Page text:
Professor Pat Erickson’s research was recently highlighted in an in-depth article in the Varsity Magazine discussing marijuana regulation in Canada. Professor Erickson is a retired senior scientist at CAMH and a Professor (status-only) at the Department of Sociology and the Centre for Crime and Socio-Legal Studies at the University of Toronto. Her research interests include illicit drug use and drug policy; youth, violence, mental health and addictions. The Varsity article discusses Professor Erickson’s research into the cultural acceptance of cannabis.
By Teodora Pasca April 1, 2016
It only takes a brief walk around campus to realize how thoroughly marijuana has worked its way into university life. Flyers that advertise cannabis culture events are stapled to soft boards, vaporizers peek out of pockets and backpacks, and the unmistakable smell of pot smoke seeps from alleyways and the windows of fraternities.
Further west into Kensington Market, the air thickens with marijuana smoke; dispensaries and head shops line the crowded streets. Beyond Kensington, cannabis culture shops continue to populate Yonge Street, Bloor Street, and Queen Street West.
The pervasiveness of marijuana use throughout the city is a perfect example of how Canadian criminal law — which prohibits recreational cannabis use — is not always sufficient to stamp out the behaviours it inhibits. Yet, a storm is brewing within the hallowed halls of Parliament: a brand new cannabis regulation system may on the horizon.
When the Liberal Party of Canada pledged to legalize marijuana during their 2015 election campaign, many welcomed the idea. Now after taking office, the Liberal government seems intent upon keeping its word.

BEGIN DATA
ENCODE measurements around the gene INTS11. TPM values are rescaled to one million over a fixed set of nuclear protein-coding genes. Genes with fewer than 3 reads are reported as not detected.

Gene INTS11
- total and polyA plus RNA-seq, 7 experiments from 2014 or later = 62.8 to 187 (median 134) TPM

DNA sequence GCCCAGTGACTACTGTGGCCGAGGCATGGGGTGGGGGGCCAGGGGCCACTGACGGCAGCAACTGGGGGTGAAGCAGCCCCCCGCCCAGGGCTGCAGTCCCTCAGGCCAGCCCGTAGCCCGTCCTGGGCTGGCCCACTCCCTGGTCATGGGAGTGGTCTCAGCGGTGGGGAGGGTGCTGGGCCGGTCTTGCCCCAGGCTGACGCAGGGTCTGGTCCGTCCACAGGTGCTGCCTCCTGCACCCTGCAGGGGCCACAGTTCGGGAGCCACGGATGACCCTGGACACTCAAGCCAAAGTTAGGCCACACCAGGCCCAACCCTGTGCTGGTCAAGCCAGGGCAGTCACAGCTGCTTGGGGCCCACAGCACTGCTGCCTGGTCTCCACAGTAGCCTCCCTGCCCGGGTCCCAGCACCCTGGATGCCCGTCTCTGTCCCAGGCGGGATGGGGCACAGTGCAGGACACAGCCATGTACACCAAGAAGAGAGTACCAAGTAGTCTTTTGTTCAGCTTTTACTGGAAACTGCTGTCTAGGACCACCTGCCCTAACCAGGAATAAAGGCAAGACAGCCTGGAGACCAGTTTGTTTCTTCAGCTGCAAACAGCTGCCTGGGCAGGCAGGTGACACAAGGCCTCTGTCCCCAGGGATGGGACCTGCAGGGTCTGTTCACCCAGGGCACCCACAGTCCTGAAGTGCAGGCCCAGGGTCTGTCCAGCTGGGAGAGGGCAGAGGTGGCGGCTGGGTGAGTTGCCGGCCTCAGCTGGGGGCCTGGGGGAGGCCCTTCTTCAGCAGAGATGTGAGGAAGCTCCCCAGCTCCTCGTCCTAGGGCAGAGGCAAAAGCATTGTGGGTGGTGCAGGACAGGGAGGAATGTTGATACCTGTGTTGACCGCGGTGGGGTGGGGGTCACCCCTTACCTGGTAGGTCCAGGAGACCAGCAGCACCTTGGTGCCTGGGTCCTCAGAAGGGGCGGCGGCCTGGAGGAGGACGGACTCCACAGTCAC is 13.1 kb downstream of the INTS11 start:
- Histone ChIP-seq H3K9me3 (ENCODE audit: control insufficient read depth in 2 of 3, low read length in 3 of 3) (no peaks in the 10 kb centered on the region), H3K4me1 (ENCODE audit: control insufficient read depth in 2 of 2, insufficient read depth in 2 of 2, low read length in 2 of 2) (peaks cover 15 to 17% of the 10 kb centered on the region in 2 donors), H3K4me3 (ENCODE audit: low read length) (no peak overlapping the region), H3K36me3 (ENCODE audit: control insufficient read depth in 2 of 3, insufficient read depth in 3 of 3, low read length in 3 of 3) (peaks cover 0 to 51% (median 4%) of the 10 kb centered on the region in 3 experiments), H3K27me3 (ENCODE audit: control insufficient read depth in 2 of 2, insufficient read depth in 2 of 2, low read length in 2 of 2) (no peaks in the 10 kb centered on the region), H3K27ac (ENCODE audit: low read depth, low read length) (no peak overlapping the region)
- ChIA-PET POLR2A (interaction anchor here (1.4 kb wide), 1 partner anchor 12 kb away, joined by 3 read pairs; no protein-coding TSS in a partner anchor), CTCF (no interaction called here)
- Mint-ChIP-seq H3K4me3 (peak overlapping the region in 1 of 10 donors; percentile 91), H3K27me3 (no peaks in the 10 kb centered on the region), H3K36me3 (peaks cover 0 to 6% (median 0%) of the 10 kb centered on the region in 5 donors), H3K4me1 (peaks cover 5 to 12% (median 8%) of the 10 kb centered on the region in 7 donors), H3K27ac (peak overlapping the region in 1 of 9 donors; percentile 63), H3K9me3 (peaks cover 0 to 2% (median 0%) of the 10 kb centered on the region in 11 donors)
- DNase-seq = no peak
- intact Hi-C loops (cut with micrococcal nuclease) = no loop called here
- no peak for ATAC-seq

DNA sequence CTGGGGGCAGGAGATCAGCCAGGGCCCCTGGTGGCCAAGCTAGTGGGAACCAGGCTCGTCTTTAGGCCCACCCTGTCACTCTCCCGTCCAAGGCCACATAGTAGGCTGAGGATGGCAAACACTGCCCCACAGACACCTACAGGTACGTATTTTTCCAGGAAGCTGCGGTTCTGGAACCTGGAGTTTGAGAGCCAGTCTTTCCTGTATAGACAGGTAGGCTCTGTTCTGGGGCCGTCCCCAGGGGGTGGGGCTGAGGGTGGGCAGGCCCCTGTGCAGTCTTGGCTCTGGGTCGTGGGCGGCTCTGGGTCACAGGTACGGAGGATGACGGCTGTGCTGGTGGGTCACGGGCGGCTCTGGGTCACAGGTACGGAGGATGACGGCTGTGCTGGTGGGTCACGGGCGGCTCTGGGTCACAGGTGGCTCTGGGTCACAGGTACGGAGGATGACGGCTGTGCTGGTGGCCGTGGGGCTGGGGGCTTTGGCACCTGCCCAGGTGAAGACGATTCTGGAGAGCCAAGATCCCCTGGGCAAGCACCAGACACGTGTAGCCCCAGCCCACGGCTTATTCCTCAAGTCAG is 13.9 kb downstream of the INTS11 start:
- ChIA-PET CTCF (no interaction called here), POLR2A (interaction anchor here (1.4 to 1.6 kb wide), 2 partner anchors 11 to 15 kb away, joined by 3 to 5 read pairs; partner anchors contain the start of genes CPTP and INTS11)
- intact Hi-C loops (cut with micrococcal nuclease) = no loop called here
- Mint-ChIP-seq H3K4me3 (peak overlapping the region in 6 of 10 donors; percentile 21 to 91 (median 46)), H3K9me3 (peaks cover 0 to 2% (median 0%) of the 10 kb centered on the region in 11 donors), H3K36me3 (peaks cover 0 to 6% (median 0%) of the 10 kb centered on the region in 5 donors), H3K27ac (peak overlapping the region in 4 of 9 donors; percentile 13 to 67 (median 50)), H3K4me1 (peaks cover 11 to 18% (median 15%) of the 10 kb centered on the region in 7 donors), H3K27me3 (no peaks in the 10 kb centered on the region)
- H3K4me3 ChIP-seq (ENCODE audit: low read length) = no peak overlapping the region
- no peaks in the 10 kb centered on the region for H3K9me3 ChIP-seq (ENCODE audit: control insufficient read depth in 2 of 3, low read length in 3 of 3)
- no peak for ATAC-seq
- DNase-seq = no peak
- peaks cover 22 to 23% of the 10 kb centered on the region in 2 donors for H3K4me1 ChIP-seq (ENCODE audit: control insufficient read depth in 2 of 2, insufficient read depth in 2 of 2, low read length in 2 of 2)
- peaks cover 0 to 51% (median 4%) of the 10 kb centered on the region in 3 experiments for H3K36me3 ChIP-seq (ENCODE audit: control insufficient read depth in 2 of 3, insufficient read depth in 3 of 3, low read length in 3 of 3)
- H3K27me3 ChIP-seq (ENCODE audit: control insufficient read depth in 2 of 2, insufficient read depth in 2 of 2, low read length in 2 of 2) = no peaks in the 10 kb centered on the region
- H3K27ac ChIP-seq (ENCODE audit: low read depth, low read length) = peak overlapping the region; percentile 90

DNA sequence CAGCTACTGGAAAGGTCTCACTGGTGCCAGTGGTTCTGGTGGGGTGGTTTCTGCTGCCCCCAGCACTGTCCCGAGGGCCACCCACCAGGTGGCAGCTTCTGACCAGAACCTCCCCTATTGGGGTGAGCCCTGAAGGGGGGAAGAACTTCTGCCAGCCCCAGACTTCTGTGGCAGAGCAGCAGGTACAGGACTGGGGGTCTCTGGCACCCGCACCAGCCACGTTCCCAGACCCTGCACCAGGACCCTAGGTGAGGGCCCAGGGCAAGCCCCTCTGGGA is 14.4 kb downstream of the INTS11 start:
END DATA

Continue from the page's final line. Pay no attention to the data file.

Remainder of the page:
The government has stated it will “legalize, regulate, and restrict access to marijuana,” and it has appointed Honorable Bill Blair, Liberal Member of Parliament and former Toronto Chief of Police, to spearhead the project.
Support of the masses
Many university students stand in favour of this proposition. “I don’t think it is right that the government can decide what we want to put in or do to our bodies,” explains Serena*, a third-year student at Innis College. “If we are legally allowed to poison ourselves with alcohol and cigarettes, then I think it should be [okay] for us to be able to have a toke or two on a Saturday night.”
“I absolutely believe marijuana should be legalized,” agrees Jenny*, a second-year student at Ryerson University. “It has been proven to improve a growing list of mental illnesses and physical ailments; it allows for many to ‘cope’ with the reality inherited from a corrupt, and otherwise socially unjust society; and it expands the mind to a point of untapped potential.”
These attitudes coincide with a recorded growth of acceptance and tolerance for cannabis use in Canada. An estimated 43 per cent of Canadians over the age of 15 have tried cannabis at least once in their lifetime, and a November 2015 poll revealed that 59 per cent of Canadians support its legalization, regulation, and taxation.
Dr. Patricia Erickson, professor of sociology and criminology at the University of Toronto and scientist emerita in public health and regulatory policy at the Centre for Addiction and Mental Health (CAMH), has recently been tracing marijuana use in Canada. She states that the trend toward tolerance of cannabis has been called a ‘phenomenon of normalization’ — not only because of its prevalence but also due to an increased cultural tolerance among non-users for the activity.
“[There is] more willingness to see it as an activity that doesn’t necessarily go with being a deviant or being involved in other types of illegal activities,” Erickson explains. She emphasizes that normalization is restricted to cannabis use that does not interfere with regular activities, which means that ‘stoners’ or chronic users may still be looked down upon by their peers…(read the full article here).